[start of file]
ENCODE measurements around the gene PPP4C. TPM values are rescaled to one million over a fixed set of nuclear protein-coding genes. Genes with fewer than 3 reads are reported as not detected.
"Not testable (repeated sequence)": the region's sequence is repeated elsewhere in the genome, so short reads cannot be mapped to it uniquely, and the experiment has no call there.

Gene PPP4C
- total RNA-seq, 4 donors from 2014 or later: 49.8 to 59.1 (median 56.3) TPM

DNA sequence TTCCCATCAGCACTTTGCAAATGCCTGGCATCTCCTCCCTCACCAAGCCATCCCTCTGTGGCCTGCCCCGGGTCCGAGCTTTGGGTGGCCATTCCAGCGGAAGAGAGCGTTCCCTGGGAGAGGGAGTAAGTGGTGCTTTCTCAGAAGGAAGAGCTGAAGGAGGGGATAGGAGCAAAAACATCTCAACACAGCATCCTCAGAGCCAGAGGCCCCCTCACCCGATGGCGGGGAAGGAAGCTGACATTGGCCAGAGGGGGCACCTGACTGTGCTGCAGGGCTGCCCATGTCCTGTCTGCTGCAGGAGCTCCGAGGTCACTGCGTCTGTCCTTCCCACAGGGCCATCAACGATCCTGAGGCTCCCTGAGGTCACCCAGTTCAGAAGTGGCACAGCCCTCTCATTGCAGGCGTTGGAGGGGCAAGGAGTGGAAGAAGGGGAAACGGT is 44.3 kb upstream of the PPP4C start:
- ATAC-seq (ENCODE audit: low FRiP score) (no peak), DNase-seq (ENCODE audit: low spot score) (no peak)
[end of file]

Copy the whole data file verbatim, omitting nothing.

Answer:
ENCODE measurements around the gene PPP4C. TPM values are rescaled to one million over a fixed set of nuclear protein-coding genes. Genes with fewer than 3 reads are reported as not detected.
"Not testable (repeated sequence)": the region's sequence is repeated elsewhere in the genome, so short reads cannot be mapped to it uniquely, and the experiment has no call there.

Gene PPP4C
- total RNA-seq, 4 donors from 2014 or later: 49.8 to 59.1 (median 56.3) TPM

DNA sequence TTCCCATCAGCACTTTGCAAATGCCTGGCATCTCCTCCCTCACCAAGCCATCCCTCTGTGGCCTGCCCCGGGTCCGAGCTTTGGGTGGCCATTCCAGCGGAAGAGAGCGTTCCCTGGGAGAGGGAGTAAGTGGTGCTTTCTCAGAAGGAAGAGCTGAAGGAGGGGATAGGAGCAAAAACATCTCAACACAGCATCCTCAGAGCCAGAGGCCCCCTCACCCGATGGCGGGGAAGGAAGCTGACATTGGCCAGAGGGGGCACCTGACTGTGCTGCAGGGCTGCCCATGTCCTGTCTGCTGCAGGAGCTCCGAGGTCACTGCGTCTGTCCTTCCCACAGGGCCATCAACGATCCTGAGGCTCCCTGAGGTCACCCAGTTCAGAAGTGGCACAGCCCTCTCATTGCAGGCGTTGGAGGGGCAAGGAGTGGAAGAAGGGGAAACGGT is 44.3 kb upstream of the PPP4C start:
- ATAC-seq (ENCODE audit: low FRiP score) (no peak), DNase-seq (ENCODE audit: low spot score) (no peak)